TRETINOIN- tretinoin gel
Oceanside Pharmaceuticals


Tretinoin Gel Microsphere is a retinoid indicated for topical application in the treatment of acne vulgaris.


For topical use only. Not for ophthalmic, oral, or intravaginal use.

Tretinoin Gel Microsphere should be applied once a day, in the evening, to the skin where acne lesions appear, using enough to cover the entire affected area in a thin layer. Areas to be treated should be cleansed thoroughly before the medication is applied. If medication is applied excessively, no more rapid or better results will be obtained and marked redness, peeling, or discomfort may occur. A transitory feeling of warmth or slight stinging may be noted on application. In cases where it has been necessary to temporarily discontinue therapy or to reduce the frequency of application, therapy may be resumed or the frequency of application increased as the patient becomes able to tolerate the treatment. Frequency of application should be closely monitored by careful observation of the clinical therapeutic response and skin tolerance. Efficacy has not been established for less than once daily dosing frequencies.

During the early weeks of therapy, an apparent exacerbation of inflammatory lesions may occur. If tolerated, this should not be considered a reason to discontinue therapy [see Adverse Reactions (6.1)].

Therapeutic results may be noticed after two weeks, but more than seven weeks of therapy are required before consistent beneficial effects are observed.

Tretinoin Gel Microsphere should be kept away from the eyes, the mouth, paranasal creases of the nose, and mucous membranes.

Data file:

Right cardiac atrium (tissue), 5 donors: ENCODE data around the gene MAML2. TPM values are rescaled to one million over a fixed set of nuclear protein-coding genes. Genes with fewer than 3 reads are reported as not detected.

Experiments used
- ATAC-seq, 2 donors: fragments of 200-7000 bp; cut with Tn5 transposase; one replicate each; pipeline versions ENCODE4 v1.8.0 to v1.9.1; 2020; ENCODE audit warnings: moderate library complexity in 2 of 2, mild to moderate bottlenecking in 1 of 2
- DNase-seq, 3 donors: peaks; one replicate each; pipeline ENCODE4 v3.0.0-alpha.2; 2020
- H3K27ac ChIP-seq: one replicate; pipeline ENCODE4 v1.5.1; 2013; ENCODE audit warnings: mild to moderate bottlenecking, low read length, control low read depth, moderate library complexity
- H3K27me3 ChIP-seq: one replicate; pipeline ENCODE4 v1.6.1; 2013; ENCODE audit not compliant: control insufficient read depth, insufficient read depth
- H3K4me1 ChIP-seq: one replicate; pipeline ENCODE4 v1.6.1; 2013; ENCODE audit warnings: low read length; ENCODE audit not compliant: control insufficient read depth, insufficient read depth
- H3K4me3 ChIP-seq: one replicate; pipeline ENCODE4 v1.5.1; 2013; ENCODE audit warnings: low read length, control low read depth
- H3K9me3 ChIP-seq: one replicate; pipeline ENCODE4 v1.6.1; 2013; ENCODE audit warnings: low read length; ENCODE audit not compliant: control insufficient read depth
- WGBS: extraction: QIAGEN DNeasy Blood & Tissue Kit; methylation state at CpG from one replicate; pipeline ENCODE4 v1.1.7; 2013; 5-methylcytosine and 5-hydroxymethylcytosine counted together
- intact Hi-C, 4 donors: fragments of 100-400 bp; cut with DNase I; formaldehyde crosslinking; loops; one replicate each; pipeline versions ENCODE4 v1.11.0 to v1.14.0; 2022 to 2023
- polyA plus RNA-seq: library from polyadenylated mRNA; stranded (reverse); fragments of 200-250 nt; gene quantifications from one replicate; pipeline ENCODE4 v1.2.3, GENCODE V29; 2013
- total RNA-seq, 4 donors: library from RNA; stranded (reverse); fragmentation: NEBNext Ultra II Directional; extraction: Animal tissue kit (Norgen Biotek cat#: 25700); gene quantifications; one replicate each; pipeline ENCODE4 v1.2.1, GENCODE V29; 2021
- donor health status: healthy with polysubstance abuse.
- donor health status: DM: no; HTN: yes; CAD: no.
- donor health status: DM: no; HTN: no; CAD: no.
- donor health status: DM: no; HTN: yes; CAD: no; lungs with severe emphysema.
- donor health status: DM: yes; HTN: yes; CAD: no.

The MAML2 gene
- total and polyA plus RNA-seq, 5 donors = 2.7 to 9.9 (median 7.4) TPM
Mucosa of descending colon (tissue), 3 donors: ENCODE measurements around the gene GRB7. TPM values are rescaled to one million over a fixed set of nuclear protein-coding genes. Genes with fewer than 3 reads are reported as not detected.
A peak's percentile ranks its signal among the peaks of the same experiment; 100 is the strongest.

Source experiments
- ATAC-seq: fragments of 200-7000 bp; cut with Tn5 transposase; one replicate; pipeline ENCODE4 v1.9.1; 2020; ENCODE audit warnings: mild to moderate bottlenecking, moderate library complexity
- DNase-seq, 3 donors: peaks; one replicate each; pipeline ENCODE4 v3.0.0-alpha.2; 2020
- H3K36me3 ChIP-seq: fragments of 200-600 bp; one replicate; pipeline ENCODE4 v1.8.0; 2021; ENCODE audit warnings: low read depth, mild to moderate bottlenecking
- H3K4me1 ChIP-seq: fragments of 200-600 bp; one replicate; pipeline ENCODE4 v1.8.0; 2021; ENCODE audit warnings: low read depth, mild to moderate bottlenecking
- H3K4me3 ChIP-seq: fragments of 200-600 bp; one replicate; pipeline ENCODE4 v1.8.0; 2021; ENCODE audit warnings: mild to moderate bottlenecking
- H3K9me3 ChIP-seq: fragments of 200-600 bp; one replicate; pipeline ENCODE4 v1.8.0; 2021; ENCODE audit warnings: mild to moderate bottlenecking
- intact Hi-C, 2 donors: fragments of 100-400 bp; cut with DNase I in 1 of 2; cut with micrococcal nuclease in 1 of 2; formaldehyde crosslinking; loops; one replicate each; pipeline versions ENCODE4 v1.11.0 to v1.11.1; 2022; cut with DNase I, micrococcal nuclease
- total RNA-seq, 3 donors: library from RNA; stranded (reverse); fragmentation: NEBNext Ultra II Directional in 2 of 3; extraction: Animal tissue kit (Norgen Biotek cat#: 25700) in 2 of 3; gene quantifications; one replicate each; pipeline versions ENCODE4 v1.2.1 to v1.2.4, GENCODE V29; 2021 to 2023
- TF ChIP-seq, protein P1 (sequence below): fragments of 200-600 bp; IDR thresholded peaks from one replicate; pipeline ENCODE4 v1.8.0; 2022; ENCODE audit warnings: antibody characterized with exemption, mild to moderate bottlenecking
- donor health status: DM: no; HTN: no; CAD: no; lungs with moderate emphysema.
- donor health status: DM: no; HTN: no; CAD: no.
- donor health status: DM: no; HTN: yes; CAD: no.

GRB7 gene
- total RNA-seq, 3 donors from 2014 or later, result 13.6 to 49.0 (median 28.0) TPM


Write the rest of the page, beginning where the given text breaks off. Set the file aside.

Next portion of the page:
Patients treated with Tretinoin Gel Microsphere may use cosmetics.

Concomitant topical medication, medicated or abrasive soaps and cleansers, products that have a strong drying effect, products with high concentrations of alcohol, astringents, or spices should be used with caution because of possible interaction with tretinoin. Avoid contact with the peel of limes. Particular caution should be exercised with the concomitant use of topical over-the-counter acne preparations containing benzoyl peroxide, sulfur, resorcinol, or salicylic acid with Tretinoin Gel Microsphere. It also is advisable to allow the effects of such preparations to subside before use of Tretinoin Gel Microsphere is begun.


Tretinoin Gel Microsphere is a white to very pale yellow opaque gel. Tretinoin Gel Microsphere is available in two strengths: 0.1% and 0.04%.

Each gram of Tretinoin Gel Microsphere, 0.1%, contains 1 mg of tretinoin.

Each gram of Tretinoin Gel Microsphere, 0.04%, contains 0.4 mg of tretinoin.




5.1 Local Irritation

The skin of certain individuals may become excessively dry, red, swollen, or blistered.

Tretinoin has been reported to cause severe irritation on eczematous skin and should be used with utmost caution in patients with this condition.